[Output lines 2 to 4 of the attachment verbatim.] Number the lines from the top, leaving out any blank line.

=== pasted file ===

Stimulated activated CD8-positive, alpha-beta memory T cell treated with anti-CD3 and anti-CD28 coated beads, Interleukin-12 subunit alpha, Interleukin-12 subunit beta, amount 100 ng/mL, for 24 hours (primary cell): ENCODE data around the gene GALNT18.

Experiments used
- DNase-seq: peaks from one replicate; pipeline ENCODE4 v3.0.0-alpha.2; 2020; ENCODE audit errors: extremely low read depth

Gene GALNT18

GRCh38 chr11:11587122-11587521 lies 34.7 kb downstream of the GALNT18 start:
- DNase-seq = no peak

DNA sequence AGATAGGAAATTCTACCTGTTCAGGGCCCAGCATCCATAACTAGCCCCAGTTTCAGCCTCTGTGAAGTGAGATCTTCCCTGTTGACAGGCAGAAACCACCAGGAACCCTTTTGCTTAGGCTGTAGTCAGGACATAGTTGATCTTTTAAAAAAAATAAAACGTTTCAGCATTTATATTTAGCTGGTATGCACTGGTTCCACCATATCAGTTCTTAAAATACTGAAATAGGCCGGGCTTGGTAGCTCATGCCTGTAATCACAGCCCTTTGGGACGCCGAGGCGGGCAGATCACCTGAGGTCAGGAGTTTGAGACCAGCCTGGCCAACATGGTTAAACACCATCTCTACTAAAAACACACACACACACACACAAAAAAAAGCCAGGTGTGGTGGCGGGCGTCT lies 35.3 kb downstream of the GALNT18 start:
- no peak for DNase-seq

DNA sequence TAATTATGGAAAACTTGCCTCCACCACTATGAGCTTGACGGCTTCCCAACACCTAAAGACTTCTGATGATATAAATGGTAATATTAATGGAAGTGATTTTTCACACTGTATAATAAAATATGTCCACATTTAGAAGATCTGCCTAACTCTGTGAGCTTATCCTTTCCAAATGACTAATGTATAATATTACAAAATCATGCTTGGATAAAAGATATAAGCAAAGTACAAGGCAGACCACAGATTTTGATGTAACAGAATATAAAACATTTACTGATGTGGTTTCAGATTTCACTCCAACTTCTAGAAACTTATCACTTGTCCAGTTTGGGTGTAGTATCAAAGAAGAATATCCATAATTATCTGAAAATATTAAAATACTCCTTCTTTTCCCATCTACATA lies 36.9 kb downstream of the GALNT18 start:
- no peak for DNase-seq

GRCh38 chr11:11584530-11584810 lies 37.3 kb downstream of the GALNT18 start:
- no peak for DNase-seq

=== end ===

Experiments used
- DNase-seq: peaks from one replicate; pipeline ENCODE4 v3.0.0-alpha.2; 2020; ENCODE audit errors: extremely low read depth

Gene GALNT18